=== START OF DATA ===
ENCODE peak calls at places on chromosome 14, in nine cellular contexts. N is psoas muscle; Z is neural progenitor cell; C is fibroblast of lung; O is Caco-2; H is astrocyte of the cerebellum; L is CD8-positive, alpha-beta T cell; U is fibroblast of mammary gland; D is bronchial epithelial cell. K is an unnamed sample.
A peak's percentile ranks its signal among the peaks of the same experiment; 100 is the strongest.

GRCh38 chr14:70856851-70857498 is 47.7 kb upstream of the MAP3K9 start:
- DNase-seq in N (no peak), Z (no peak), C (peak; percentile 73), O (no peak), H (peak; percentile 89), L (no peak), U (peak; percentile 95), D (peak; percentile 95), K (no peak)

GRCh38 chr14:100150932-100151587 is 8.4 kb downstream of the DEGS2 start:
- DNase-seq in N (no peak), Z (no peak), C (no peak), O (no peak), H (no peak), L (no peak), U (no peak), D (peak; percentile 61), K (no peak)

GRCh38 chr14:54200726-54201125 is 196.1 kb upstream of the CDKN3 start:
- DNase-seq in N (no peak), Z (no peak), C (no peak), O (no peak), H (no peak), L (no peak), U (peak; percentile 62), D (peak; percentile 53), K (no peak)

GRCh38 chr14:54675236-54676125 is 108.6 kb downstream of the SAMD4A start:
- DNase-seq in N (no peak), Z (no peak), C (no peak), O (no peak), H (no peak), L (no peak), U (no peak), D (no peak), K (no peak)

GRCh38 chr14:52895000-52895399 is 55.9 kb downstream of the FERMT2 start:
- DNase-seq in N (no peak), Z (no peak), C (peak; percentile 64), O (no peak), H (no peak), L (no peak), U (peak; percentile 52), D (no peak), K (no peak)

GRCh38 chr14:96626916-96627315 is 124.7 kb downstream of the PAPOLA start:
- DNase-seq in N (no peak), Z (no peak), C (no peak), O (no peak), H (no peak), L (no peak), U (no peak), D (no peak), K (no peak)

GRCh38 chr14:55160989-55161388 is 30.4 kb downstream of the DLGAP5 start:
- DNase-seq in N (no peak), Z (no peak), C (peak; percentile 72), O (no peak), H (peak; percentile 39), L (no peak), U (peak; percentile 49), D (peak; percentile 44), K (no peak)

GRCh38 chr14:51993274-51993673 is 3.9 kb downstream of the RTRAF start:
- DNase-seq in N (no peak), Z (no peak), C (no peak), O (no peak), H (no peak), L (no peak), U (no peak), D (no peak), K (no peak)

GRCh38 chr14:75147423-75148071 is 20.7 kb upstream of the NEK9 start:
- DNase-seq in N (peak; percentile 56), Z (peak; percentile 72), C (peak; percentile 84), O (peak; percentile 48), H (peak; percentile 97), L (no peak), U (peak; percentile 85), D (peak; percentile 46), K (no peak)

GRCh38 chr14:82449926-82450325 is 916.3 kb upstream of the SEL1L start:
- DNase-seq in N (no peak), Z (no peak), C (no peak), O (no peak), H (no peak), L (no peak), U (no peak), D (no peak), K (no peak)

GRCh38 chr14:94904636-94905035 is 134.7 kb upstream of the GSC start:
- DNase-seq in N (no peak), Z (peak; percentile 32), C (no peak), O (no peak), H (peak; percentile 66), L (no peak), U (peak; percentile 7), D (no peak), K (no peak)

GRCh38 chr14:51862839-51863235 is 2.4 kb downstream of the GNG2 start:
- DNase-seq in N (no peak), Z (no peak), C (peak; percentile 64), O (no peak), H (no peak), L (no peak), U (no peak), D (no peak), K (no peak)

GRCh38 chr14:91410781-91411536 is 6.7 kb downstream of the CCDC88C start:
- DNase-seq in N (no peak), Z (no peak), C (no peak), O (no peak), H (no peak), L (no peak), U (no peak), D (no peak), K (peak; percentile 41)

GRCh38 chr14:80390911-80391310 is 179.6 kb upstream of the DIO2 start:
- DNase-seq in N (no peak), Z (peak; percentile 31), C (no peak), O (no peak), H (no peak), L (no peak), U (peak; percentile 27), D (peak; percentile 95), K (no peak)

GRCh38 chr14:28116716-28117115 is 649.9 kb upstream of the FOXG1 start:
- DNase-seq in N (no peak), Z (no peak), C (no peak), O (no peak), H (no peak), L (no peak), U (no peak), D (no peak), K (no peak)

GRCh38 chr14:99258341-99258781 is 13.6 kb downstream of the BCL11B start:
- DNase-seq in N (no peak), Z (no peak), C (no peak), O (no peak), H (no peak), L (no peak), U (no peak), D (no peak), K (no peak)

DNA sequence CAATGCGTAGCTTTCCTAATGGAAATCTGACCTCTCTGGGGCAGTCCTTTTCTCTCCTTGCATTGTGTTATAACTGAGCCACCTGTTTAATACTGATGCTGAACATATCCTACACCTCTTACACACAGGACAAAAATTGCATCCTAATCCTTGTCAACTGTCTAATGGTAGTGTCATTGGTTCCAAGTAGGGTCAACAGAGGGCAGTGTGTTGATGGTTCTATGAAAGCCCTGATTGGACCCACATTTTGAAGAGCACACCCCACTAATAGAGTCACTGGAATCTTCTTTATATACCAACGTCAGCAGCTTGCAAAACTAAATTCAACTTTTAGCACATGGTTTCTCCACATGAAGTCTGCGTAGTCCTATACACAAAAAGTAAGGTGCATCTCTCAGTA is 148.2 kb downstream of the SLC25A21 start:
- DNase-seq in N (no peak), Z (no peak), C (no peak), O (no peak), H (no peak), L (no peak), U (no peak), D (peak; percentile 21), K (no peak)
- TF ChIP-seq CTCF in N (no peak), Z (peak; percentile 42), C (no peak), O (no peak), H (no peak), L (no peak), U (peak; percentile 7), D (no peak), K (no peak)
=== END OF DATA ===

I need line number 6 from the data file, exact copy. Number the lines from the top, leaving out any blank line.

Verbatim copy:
- DNase-seq in N (no peak), Z (no peak), C (no peak), O (no peak), H (no peak), L (no peak), U (no peak), D (peak; percentile 61), K (no peak)